Why Aren’t Women More Worried About Heart Disease?
Heart disease is the second leading cause of death for women in Canada (behind cancer), yet we rarely think of heart disease as a “woman’s issue.”
When I was 39, I found out I had a problem with my heart. I remember having a tight, heavy feeling across my chest on Christmas morning. It was so foreign to me, but I just shrugged it off as normal holiday stress.
A few weeks later, after a whirlwind trip to Florida with my family, I started experiencing severe heart-racing episodes three to four times a week. They would knock me off my feet. At the same time, I was getting a lot of headaches and having difficulty walking up and down the stairs. And one morning at work, I had a panic attack standing in line at the cafeteria.
One evening I had the most horrific feeling as I was putting the kids to bed — a sudden, sharp pain in my right shoulder shot all the way down my arm. It felt as though someone had hit me really hard with a baseball bat. An excruciating pain trickled around to my back, and an overwhelming feeling of exhaustion hit me like a Mack truck. But I didn’t call an ambulance.
I told my husband that the pain “would go away” and I’d feel better in the morning. “I just need to get some rest,” I insisted with tears in my eyes. After all, it had been an extremely demanding time at work and I was dealing with a crazy four-hour daily commute. How could it not be stress? Plus, I wasn’t a smoker and I was too young and too healthy to worry about my heart.
Looking back, I should have gone to the hospital right away, but I was in denial. Since the incident I’ve come to realize that everyone is at risk of heart disease or stroke. I was lucky. If it weren’t for my hefty wake-up call, I may not have gone for the necessary tests, which eventually led me to have heart surgery last March.
Why are women in denial about heart disease?
In 2011, more than 33,000 Canadian women died as a result of heart disease and stroke. Compare that to breast cancer, which killed 11,000 Canadian women.
It’s hard to imagine that more women die from strokes than men because women don’t get to the hospital on time. Why is that? Well, for starters, we live in a go-go-go society and women try to do it all at home, work and in their social circles. And, since the typical symptoms can be similar to regular “everyday” female aches and pains, we often dismiss them as normal.
Plus, most people equate heart problems with being a smoker, obesity, high amounts of caffeine and poor eating habits — not healthy females.
“Historically, heart disease has been believed to be an old gentleman’s disease,” says Matthew Mayer, a senior research specialist at the Heart and Stroke Foundation of Canada. “As a result, most of the research from years ago was focused on men and their conditions, so for a lot of people, the idea of heart disease being a ‘man’s disease’ has stuck.”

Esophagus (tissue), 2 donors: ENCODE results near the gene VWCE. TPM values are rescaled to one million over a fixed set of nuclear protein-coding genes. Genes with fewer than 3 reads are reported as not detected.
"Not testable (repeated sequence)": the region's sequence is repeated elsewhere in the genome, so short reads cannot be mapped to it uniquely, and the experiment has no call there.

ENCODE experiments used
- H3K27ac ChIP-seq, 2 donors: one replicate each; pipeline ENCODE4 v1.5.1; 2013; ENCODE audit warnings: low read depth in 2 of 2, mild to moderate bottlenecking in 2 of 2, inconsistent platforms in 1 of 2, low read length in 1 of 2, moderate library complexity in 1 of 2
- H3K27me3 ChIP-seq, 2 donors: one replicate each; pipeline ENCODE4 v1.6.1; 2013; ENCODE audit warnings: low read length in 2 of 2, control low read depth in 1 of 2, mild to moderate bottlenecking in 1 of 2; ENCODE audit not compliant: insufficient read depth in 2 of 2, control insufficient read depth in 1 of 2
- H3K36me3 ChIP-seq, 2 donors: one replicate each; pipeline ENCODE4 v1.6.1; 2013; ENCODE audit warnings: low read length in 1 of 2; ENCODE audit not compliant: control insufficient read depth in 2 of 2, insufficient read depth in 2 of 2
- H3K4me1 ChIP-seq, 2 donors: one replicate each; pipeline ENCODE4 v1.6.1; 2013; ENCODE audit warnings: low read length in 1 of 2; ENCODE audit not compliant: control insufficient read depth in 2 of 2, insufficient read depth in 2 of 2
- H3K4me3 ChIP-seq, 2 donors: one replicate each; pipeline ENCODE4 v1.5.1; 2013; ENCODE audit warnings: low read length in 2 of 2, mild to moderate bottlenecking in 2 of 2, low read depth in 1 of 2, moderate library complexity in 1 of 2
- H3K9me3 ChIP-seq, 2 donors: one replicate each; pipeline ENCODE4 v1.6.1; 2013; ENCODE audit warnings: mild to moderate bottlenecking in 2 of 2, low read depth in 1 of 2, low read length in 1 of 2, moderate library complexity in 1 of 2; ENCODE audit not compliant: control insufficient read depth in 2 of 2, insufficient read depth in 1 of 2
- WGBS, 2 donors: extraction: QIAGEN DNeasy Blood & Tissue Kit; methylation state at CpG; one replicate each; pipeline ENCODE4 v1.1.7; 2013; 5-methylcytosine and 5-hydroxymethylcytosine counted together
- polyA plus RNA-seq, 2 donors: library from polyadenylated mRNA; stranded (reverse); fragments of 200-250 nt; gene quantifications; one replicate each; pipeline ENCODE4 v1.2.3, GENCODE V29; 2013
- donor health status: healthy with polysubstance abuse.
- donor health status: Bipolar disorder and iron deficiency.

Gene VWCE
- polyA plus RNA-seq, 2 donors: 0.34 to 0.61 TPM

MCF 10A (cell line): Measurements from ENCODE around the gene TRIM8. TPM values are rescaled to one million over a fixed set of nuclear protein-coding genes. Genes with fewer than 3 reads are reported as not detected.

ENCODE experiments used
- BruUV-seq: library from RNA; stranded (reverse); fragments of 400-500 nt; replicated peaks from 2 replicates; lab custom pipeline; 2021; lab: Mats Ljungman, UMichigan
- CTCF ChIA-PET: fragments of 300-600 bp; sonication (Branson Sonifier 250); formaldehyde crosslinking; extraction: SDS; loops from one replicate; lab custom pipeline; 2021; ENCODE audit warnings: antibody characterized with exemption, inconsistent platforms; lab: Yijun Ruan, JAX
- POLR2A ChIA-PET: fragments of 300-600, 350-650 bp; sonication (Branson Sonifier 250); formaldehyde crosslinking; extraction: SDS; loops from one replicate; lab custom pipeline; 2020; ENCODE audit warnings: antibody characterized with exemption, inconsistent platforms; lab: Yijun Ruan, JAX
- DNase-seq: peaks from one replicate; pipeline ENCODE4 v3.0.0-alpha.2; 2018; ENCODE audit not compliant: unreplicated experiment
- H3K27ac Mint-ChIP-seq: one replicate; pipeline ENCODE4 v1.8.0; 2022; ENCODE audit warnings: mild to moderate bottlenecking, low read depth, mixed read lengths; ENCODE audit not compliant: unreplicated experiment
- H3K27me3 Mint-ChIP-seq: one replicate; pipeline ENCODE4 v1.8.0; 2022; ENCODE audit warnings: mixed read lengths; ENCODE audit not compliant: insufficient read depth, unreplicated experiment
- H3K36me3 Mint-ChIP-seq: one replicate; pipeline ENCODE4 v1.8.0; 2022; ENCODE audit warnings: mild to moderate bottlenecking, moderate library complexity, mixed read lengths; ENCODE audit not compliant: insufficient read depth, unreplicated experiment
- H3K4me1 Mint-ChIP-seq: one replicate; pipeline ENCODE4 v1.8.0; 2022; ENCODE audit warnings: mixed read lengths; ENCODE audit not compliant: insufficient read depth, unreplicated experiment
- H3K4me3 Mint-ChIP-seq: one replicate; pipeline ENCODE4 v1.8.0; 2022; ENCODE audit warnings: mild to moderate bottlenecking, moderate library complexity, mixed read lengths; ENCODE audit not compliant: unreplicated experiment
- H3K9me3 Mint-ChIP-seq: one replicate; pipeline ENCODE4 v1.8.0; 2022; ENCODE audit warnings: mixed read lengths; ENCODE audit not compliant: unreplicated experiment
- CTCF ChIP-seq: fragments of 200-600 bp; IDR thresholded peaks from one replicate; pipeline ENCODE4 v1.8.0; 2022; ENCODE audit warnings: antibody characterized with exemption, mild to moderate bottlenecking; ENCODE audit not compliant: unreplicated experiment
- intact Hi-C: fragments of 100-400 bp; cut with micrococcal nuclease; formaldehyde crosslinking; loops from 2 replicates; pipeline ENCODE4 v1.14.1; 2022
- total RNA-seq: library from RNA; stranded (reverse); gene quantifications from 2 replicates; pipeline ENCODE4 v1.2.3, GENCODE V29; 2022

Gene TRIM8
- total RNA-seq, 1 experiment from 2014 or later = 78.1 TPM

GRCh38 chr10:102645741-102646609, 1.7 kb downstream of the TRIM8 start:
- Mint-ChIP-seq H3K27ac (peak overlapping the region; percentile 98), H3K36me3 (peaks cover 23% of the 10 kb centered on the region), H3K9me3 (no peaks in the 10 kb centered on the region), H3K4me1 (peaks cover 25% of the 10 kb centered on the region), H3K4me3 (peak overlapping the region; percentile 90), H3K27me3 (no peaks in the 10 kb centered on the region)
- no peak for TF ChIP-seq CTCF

Slowly, that perception and reality are changing — and that’s key, given the fact that heart disease and stroke is the second leading cause of death in Canadian women today, resulting in 140,000 hospitalizations each year.
What we know about heart disease
Over the past 20 to 30 years, we’ve seen more and more women in the workforce in addition to taking care of the home, which can lead to a high level of physical, mental and emotional stress.
“Heart disease and stroke build up over time, but sometimes the cues aren’t apparent until something major happens or we are living with it and don’t even know it because we don’t have a simple screening process,” says Mayer. “You can feel healthy one day and be diagnosed with a heart rhythm disorder the next.”
He adds: “With the changing family dynamic, women are the gatekeepers of the house and in the workforce, so they’re working two full-time jobs. This leads to less time for personal care. Women really need to stop and ask, ‘Am I treating myself right?”’
Part of the problem is that we are a generation that feels invincible or indestructible. We try to do it all and don’t think about the repercussions of our actions. If we feel something unusual in our bodies, we ignore the signs because we don’t have time to wait hours in an emergency room. Instead, we’re thinking about (in no particular order) shopping for groceries, climbing the corporate ladder, picking up the kids from school and carpooling them to their activities and, if there’s time, booking a hair appointment, being a wife and so on.
But this modern-day attitude needs to change. We have learned from research that stroke rates are increasing in young women and smoking rates among women and young professionals remain high. Stress is not going away anytime soon.
What’s being done
Experts are working on new treatments and prevention strategies that are being implemented and put into practice. Research has also become a huge priority, with a lot more female-focused research being conducted. In fact, researchers have found that certain types of stroke are more prevalent in women than men, and unique issues specific to female bodies are being addressed.
Women’s bodies are different, and the research should reflect this. The Heart and Stroke Foundation is helping to recognize these pertinent issues and translating their findings into the programs on the frontlines.
The good news is that healthcare workers and physicians are more aware of the problem today, but doctors can’t be mind readers. We have to be honest with our doctors and forthcoming with information.